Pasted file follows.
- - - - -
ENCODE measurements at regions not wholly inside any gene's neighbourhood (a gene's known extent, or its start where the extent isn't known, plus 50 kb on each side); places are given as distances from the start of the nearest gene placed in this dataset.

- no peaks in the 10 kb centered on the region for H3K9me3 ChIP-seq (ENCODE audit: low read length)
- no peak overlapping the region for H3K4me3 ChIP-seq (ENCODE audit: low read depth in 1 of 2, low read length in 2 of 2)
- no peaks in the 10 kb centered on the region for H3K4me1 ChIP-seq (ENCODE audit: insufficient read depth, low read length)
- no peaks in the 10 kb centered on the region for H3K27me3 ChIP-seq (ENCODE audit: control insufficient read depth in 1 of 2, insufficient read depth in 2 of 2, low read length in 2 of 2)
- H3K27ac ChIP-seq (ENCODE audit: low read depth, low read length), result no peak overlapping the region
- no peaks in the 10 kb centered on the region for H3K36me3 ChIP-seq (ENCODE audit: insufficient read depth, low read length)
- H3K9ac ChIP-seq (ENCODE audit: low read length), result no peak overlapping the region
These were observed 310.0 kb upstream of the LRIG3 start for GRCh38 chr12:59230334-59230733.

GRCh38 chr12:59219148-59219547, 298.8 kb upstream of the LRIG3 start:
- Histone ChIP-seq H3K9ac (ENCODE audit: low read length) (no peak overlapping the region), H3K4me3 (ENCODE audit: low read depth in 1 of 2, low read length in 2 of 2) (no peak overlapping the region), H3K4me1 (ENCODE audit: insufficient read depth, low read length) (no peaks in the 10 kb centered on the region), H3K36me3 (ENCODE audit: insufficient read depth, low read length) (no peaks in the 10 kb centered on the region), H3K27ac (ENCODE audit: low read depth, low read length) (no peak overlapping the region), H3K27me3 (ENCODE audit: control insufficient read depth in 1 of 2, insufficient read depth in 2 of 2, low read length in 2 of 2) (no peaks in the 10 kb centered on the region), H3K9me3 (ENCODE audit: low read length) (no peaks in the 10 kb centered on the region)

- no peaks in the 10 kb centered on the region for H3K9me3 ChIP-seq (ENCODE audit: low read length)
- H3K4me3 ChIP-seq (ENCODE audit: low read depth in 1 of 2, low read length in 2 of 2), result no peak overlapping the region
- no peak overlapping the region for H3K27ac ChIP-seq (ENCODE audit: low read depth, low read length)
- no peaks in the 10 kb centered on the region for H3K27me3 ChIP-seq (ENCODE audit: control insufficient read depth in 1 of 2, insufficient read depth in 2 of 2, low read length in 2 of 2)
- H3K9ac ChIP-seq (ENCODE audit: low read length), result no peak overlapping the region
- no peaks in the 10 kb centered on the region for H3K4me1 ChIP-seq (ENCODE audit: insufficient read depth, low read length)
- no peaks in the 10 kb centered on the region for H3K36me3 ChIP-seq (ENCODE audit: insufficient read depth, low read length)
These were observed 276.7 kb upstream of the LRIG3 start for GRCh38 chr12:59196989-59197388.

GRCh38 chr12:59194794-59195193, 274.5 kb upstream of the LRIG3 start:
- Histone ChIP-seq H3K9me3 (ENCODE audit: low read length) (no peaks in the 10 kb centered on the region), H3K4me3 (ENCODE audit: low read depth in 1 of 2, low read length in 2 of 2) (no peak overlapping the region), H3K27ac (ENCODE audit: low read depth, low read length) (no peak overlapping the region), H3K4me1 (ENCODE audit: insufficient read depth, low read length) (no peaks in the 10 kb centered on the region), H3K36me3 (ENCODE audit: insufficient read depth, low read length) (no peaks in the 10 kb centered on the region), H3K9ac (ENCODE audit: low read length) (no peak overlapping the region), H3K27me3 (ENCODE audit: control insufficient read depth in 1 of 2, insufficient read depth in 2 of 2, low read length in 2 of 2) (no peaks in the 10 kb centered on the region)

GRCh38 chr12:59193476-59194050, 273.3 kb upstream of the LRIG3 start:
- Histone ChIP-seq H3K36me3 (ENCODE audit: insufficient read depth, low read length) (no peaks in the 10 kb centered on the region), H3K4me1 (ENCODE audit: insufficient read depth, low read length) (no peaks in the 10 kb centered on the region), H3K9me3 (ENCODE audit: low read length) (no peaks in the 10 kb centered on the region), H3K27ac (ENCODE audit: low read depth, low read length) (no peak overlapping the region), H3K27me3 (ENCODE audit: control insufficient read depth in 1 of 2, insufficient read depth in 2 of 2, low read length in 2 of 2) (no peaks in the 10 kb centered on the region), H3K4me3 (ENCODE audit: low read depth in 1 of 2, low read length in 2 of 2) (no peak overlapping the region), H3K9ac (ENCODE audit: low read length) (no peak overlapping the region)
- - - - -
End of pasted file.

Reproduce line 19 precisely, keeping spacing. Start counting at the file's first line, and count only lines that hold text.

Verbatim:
These were observed 276.7 kb upstream of the LRIG3 start for GRCh38 chr12:59196989-59197388.